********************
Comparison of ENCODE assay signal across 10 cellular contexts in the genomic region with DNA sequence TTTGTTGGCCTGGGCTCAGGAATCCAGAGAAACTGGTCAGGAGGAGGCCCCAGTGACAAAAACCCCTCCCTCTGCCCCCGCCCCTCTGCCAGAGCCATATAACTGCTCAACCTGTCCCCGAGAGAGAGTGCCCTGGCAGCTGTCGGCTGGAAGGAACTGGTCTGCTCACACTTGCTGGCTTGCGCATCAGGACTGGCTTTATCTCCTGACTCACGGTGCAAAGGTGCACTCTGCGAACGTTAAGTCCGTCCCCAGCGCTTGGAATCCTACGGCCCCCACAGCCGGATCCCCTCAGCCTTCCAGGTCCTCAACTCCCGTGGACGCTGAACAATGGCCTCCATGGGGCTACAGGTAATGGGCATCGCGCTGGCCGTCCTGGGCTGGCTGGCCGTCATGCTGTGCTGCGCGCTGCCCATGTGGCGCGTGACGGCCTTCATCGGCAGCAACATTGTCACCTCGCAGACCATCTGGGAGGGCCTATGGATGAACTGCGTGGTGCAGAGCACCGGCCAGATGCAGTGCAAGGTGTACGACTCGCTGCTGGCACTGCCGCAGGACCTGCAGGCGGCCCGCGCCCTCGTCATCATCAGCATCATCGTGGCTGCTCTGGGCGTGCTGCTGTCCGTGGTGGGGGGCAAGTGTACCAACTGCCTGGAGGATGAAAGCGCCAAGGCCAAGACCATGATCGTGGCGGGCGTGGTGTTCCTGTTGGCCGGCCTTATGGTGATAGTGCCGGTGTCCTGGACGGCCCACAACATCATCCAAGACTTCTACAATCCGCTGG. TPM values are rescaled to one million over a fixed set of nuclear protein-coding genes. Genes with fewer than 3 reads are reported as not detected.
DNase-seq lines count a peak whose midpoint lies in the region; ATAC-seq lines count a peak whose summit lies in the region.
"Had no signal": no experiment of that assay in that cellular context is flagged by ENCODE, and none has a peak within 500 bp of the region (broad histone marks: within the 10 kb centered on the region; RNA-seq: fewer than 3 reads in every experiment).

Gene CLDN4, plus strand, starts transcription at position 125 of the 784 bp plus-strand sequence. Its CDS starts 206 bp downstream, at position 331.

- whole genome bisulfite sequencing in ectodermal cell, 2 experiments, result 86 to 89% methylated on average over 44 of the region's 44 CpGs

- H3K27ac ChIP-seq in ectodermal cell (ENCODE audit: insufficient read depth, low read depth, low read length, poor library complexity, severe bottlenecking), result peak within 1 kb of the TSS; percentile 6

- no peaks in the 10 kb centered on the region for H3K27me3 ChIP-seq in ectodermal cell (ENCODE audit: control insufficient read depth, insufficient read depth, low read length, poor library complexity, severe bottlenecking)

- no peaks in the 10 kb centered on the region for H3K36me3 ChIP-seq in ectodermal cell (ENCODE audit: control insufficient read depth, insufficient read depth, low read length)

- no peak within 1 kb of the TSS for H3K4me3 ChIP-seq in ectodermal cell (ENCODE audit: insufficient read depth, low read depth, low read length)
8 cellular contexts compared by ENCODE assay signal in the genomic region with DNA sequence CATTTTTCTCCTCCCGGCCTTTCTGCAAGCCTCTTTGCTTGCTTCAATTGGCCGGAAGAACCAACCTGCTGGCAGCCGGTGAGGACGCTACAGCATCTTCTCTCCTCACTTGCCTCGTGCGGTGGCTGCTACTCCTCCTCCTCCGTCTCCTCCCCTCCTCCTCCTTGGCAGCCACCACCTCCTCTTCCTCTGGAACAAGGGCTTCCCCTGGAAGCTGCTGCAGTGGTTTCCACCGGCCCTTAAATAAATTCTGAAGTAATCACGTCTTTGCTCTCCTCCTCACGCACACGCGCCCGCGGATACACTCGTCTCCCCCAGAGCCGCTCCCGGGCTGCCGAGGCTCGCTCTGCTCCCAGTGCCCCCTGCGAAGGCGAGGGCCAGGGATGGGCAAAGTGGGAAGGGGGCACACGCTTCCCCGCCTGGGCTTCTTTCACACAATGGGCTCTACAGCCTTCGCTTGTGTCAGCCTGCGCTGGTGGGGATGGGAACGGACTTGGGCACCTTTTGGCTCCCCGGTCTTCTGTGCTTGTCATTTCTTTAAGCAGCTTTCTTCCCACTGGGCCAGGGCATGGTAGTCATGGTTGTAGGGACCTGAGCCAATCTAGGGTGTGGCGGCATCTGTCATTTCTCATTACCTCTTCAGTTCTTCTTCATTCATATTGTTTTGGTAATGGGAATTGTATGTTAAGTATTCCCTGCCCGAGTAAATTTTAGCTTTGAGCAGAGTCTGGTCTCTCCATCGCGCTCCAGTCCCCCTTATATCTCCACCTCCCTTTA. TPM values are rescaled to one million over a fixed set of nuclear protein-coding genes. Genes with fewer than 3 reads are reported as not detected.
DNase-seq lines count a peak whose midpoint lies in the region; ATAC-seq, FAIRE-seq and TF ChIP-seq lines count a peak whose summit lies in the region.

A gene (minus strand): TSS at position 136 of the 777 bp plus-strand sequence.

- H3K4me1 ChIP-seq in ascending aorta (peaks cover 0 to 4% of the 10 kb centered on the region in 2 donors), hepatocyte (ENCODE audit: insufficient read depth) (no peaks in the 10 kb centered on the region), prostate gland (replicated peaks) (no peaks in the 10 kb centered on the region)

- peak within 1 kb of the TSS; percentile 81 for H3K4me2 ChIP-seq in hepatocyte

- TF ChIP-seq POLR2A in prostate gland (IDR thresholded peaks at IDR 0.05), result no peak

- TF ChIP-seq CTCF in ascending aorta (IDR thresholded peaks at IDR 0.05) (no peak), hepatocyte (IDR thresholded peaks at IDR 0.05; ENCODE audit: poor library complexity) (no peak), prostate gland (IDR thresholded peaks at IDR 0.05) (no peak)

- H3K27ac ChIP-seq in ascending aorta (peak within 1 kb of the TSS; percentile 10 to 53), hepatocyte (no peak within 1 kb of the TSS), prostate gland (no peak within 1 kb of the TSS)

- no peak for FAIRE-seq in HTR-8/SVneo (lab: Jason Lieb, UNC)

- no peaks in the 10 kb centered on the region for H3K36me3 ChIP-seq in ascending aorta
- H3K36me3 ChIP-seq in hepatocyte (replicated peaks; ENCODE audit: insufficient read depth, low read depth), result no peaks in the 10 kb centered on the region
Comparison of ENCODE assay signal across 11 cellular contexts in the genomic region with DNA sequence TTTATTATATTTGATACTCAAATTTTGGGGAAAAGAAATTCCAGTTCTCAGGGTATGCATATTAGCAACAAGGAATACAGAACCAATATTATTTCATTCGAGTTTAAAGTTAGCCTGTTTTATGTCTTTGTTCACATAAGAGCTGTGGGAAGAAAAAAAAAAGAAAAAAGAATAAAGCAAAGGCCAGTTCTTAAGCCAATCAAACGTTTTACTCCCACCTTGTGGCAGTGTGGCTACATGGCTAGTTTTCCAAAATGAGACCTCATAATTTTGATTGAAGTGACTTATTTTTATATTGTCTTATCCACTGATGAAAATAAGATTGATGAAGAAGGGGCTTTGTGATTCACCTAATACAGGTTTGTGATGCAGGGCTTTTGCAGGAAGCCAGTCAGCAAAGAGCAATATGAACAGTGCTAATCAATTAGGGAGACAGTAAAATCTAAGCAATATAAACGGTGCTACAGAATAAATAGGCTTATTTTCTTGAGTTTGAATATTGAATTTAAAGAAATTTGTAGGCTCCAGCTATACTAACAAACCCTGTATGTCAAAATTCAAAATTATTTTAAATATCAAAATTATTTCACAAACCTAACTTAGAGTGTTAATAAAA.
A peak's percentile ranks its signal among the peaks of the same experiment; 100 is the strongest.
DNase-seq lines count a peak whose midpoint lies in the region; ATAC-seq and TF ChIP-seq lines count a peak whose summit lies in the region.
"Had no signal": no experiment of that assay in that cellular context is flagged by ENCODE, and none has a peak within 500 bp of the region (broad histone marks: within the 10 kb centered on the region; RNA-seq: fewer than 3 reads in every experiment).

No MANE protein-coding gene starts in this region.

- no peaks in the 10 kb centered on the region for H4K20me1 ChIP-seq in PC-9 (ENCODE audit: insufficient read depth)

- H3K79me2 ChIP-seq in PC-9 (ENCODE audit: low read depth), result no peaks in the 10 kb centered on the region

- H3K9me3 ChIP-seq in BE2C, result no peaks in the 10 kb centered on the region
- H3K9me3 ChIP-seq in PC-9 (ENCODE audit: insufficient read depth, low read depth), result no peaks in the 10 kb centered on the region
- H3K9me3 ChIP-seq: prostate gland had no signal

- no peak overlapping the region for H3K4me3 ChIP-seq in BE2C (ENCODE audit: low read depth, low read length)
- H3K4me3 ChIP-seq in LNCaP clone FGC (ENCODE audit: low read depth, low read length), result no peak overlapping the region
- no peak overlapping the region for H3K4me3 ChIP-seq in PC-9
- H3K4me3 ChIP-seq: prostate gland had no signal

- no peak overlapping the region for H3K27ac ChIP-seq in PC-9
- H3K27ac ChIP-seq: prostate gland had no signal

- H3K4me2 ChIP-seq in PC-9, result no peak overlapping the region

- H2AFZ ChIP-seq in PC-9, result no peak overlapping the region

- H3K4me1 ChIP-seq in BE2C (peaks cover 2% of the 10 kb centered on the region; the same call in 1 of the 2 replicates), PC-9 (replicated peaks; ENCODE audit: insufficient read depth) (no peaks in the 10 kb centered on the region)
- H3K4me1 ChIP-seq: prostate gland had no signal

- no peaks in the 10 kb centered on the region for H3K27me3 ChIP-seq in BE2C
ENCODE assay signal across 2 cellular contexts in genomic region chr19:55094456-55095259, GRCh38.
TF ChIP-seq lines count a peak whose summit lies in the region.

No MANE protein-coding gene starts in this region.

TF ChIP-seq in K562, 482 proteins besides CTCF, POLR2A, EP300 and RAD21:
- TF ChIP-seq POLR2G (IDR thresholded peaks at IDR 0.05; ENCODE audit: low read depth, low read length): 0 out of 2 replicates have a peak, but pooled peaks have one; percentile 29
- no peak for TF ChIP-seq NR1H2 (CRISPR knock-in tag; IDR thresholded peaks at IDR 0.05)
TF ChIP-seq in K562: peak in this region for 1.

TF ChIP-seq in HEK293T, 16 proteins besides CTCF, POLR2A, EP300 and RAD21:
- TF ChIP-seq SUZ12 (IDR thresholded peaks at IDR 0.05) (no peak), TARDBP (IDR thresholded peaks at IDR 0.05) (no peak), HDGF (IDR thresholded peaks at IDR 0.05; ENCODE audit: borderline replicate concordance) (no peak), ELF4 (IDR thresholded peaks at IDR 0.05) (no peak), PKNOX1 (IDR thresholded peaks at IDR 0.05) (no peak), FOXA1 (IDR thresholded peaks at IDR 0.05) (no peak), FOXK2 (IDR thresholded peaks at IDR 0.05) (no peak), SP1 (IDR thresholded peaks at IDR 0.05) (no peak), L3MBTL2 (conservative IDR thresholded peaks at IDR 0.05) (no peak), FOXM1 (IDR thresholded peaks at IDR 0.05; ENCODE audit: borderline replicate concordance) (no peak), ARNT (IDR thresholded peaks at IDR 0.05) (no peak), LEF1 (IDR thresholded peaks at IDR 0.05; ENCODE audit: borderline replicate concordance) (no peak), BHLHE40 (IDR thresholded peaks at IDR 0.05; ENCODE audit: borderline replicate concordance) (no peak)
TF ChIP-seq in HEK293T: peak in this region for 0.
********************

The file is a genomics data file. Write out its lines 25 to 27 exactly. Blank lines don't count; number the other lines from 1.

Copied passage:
No MANE protein-coding gene starts in this region.

- no peaks in the 10 kb centered on the region for H4K20me1 ChIP-seq in PC-9 (ENCODE audit: insufficient read depth)

- H3K79me2 ChIP-seq in PC-9 (ENCODE audit: low read depth), result no peaks in the 10 kb centered on the region